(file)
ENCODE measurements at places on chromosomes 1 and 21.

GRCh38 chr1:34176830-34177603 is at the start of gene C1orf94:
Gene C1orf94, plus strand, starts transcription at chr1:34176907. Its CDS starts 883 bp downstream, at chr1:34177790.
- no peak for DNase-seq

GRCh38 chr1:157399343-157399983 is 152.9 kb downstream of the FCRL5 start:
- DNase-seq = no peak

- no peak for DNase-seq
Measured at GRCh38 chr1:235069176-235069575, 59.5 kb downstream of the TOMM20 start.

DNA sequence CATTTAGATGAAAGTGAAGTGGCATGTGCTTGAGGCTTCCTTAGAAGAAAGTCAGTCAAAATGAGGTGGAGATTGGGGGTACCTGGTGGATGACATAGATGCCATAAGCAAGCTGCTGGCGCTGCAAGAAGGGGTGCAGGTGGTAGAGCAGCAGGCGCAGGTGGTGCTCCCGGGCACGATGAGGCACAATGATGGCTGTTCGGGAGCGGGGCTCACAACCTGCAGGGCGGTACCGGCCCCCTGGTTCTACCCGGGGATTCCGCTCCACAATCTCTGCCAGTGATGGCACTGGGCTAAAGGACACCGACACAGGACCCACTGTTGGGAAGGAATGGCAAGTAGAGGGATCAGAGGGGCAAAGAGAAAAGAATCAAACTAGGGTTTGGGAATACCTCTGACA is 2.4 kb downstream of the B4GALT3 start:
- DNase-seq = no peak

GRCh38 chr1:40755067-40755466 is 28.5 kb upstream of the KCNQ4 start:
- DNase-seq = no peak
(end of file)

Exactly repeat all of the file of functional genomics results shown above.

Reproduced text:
ENCODE measurements at places on chromosomes 1 and 21.

GRCh38 chr1:34176830-34177603 is at the start of gene C1orf94:
Gene C1orf94, plus strand, starts transcription at chr1:34176907. Its CDS starts 883 bp downstream, at chr1:34177790.
- no peak for DNase-seq

GRCh38 chr1:157399343-157399983 is 152.9 kb downstream of the FCRL5 start:
- DNase-seq = no peak

- no peak for DNase-seq
Measured at GRCh38 chr1:235069176-235069575, 59.5 kb downstream of the TOMM20 start.

DNA sequence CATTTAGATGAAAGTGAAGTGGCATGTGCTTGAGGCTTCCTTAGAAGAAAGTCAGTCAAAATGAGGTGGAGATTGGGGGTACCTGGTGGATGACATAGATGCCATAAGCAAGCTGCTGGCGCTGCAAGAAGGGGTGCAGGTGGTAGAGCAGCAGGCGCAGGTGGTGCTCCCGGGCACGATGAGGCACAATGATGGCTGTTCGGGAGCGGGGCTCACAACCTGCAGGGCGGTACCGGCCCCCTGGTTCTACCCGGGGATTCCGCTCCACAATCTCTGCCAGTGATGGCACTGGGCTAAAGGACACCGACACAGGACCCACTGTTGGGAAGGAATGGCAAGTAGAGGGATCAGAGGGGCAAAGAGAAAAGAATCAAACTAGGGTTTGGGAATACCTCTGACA is 2.4 kb downstream of the B4GALT3 start:
- DNase-seq = no peak

GRCh38 chr1:40755067-40755466 is 28.5 kb upstream of the KCNQ4 start:
- DNase-seq = no peak